Origin of the domestic cat

Know what is the origin of the domestic cat. This pet accompanies its owners in millions of houses around the world. It is loved and loved for its peculiar behaviour and special character. At Petlifey, we explain what animal it comes from, how it has evolved, how the cat was domesticated and the history of the domestic cat .

Character of the domestic cat

There are people who adore cats for their independent nature and find them exciting for this fierceness of their miniature tigers.

But there are other people who, for the same reasons, cannot bear them: they qualify them as selfish, incapable of love, false, opportunistic and the like.

It is difficult to decide which of these opinions is right: deep down, the attitude taken towards cats (as for other animals) is a matter of taste and sympathy .

Man is capable of training fearsome animals for their strength or ferocity, such as lions, tigers,  bears and elephants. But despite living in its own home for more than 5,000 years, it still has not managed to train the cat, although it has managed, yes, to domesticate it .

The domestic cat can play with you, it can come to your call, it can climb to your knees in search of caresses, but all this will do it for its interest.

It plays because it is having fun, it comes to your call because it hopes to get a good bite and it lets themselves be caressed because it likes it .

But try to give them orders, for example “Lie down!”, “Sit down!”, “Give me the leg!” or similar things. The cat will look at you with its sly air, with its bright eyes, and it will do everything, but you will never get it to obey you.

Who domesticated the cat first

The first who had the idea of domesticating the wild cat or bobcat (which still exists in Europe, Africa and Asia) are believed to have been the ancient Egyptians.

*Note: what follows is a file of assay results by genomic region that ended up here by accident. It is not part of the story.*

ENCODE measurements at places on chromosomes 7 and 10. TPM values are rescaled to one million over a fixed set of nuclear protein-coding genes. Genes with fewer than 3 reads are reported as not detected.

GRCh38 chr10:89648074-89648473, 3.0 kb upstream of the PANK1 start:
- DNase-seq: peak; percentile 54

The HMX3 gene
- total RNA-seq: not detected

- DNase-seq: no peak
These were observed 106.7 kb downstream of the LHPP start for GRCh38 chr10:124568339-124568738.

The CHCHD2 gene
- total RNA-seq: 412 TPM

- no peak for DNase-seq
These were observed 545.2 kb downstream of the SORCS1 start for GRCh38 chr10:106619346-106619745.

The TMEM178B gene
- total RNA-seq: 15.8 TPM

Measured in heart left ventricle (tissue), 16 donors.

They must have been very patient, since wild cats are really wild. Anyway, they did, and the kittens became companions and pets for man.

The Egyptians loved cats so much that they considered them sacred animals and punished whoever killed one of them. In fact, mummified cats have been found buried alongside their owners.

As a curiosity, in the course of a battle against the Persians, the Egyptians were defeated because their enemies, who cunningly advanced carrying cats in their arms.

Rather than engaging their beloved felines in the fight, at the risk of killing them, the Egyptians preferred to withdraw from the battlefield.

Expansion into the world of the domestic cat

The domestic cat spread rapidly throughout all countries, distinguishing itself by its ability to catch mice, birds and some snakes (evidently, from then to today the cat has lost a good part of its hunting skills).

In various countries of Europe the cat was unknown until the Middle Ages. It was not until the year 1000 that this animal arrived on this continent in a massive way, to stop an invasion of rats from Asia.

Since then it has spread in such a way that today there are numerous breeds and varieties of domestic cats. From the magnificent long-haired Persian cat to the elegant Siamese cat , from the common Syrian to the fierce Abyssinian cat and from the strange Man’s cat the only specimen that does not have a tail, or the Sphinx cat that does not have hair on its body.

Despite the services it provided, the cat was never highly appreciated by Europeans, at least until a few decades ago. It was useful for catching mice, yes, but for this reason it was not considered worthy of its owner’s affection.

The paintings of the time, indeed, show, in the company of the nobles, horses, dogs, birds and even rabbits, but hardly a cat appears among a group of people .

On the other hand, in the Middle Ages, it was believed that the cat had relations with the devil and that it was a friend of witches.

Superstitions are difficult to eliminate, and there are still people today who think, for example, that a black cat crossing the street brings bad luck.

Aside from these unpleasant exceptions, the domestic cat is currently appreciated around the world as intelligent, discreet, quiet, clean and, when mice are around, useful. And the masters expect them to live as long as possible.

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